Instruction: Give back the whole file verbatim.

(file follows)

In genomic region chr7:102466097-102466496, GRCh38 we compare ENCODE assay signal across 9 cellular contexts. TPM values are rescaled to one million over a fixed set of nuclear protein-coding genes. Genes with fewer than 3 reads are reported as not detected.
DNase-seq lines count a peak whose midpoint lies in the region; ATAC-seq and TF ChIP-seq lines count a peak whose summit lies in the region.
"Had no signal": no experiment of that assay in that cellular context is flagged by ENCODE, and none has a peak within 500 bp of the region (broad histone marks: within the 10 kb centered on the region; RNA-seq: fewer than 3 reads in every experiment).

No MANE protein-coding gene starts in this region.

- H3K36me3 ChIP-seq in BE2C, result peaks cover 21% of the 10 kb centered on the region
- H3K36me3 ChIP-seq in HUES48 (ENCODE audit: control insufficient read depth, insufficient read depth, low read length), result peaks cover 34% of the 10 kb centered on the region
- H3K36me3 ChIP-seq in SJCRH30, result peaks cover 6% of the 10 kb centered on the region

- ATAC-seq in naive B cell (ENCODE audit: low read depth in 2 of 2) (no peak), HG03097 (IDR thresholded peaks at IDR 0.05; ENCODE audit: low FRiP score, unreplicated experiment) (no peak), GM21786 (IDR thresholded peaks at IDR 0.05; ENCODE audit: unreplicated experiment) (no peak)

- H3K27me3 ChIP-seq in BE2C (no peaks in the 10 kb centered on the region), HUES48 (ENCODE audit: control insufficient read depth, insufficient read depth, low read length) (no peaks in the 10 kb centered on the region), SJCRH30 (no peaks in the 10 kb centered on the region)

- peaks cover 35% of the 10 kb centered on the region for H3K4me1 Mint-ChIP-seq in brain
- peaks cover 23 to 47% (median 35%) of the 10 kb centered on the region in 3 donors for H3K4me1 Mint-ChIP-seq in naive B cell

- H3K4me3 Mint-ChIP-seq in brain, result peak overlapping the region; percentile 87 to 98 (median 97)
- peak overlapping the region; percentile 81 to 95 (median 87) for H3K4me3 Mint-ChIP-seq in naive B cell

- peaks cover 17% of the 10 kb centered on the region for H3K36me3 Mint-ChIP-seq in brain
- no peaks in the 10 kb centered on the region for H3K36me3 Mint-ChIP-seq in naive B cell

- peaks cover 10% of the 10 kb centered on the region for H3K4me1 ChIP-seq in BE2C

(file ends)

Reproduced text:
In genomic region chr7:102466097-102466496, GRCh38 we compare ENCODE assay signal across 9 cellular contexts. TPM values are rescaled to one million over a fixed set of nuclear protein-coding genes. Genes with fewer than 3 reads are reported as not detected.
DNase-seq lines count a peak whose midpoint lies in the region; ATAC-seq and TF ChIP-seq lines count a peak whose summit lies in the region.
"Had no signal": no experiment of that assay in that cellular context is flagged by ENCODE, and none has a peak within 500 bp of the region (broad histone marks: within the 10 kb centered on the region; RNA-seq: fewer than 3 reads in every experiment).

No MANE protein-coding gene starts in this region.

- H3K36me3 ChIP-seq in BE2C, result peaks cover 21% of the 10 kb centered on the region
- H3K36me3 ChIP-seq in HUES48 (ENCODE audit: control insufficient read depth, insufficient read depth, low read length), result peaks cover 34% of the 10 kb centered on the region
- H3K36me3 ChIP-seq in SJCRH30, result peaks cover 6% of the 10 kb centered on the region

- ATAC-seq in naive B cell (ENCODE audit: low read depth in 2 of 2) (no peak), HG03097 (IDR thresholded peaks at IDR 0.05; ENCODE audit: low FRiP score, unreplicated experiment) (no peak), GM21786 (IDR thresholded peaks at IDR 0.05; ENCODE audit: unreplicated experiment) (no peak)

- H3K27me3 ChIP-seq in BE2C (no peaks in the 10 kb centered on the region), HUES48 (ENCODE audit: control insufficient read depth, insufficient read depth, low read length) (no peaks in the 10 kb centered on the region), SJCRH30 (no peaks in the 10 kb centered on the region)

- peaks cover 35% of the 10 kb centered on the region for H3K4me1 Mint-ChIP-seq in brain
- peaks cover 23 to 47% (median 35%) of the 10 kb centered on the region in 3 donors for H3K4me1 Mint-ChIP-seq in naive B cell

- H3K4me3 Mint-ChIP-seq in brain, result peak overlapping the region; percentile 87 to 98 (median 97)
- peak overlapping the region; percentile 81 to 95 (median 87) for H3K4me3 Mint-ChIP-seq in naive B cell

- peaks cover 17% of the 10 kb centered on the region for H3K36me3 Mint-ChIP-seq in brain
- no peaks in the 10 kb centered on the region for H3K36me3 Mint-ChIP-seq in naive B cell

- peaks cover 10% of the 10 kb centered on the region for H3K4me1 ChIP-seq in BE2C